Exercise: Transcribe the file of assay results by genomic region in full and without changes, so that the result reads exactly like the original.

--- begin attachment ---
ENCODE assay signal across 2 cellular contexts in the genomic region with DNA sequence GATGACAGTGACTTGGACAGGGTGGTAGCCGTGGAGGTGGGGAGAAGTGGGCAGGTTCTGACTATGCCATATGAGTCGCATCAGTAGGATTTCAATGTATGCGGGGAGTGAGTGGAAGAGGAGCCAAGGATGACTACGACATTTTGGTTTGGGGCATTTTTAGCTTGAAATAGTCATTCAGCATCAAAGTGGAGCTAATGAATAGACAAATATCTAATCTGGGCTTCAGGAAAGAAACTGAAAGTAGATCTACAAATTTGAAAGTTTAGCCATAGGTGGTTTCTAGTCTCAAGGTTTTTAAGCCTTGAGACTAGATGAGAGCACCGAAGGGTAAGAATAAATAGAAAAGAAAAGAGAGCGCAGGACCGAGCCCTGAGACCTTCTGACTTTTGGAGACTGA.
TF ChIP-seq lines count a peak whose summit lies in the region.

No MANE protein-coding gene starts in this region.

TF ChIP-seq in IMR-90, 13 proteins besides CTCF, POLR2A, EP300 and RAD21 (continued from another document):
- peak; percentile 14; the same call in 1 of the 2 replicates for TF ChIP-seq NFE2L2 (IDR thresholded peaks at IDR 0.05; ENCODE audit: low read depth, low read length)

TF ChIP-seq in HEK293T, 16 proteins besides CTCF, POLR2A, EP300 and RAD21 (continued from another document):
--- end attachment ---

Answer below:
ENCODE assay signal across 2 cellular contexts in the genomic region with DNA sequence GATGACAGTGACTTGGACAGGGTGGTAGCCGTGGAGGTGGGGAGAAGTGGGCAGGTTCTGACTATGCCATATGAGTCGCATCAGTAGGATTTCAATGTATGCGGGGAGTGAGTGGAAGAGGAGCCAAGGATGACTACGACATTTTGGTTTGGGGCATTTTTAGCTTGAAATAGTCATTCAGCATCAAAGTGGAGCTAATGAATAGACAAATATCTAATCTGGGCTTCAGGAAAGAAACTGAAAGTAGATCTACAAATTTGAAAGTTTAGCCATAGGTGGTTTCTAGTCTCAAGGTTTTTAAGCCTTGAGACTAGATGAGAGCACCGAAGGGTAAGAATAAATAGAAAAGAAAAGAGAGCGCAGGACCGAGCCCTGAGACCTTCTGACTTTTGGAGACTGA.
TF ChIP-seq lines count a peak whose summit lies in the region.

No MANE protein-coding gene starts in this region.

TF ChIP-seq in IMR-90, 13 proteins besides CTCF, POLR2A, EP300 and RAD21 (continued from another document):
- peak; percentile 14; the same call in 1 of the 2 replicates for TF ChIP-seq NFE2L2 (IDR thresholded peaks at IDR 0.05; ENCODE audit: low read depth, low read length)

TF ChIP-seq in HEK293T, 16 proteins besides CTCF, POLR2A, EP300 and RAD21 (continued from another document):